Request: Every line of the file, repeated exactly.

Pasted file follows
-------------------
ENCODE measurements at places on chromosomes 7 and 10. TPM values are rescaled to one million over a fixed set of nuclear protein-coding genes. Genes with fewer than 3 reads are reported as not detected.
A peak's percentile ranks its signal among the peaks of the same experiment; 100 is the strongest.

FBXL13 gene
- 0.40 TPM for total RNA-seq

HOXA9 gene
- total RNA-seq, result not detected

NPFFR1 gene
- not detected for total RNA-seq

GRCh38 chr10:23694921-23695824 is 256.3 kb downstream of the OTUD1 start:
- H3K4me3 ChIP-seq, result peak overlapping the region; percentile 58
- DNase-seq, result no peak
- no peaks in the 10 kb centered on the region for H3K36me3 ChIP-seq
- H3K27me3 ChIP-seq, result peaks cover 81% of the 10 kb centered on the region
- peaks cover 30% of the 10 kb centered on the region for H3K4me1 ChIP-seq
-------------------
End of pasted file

ENCODE measurements at places on chromosomes 7 and 10. TPM values are rescaled to one million over a fixed set of nuclear protein-coding genes. Genes with fewer than 3 reads are reported as not detected.
A peak's percentile ranks its signal among the peaks of the same experiment; 100 is the strongest.

FBXL13 gene
- 0.40 TPM for total RNA-seq

HOXA9 gene
- total RNA-seq, result not detected

NPFFR1 gene
- not detected for total RNA-seq

GRCh38 chr10:23694921-23695824 is 256.3 kb downstream of the OTUD1 start:
- H3K4me3 ChIP-seq, result peak overlapping the region; percentile 58
- DNase-seq, result no peak
- no peaks in the 10 kb centered on the region for H3K36me3 ChIP-seq
- H3K27me3 ChIP-seq, result peaks cover 81% of the 10 kb centered on the region
- peaks cover 30% of the 10 kb centered on the region for H3K4me1 ChIP-seq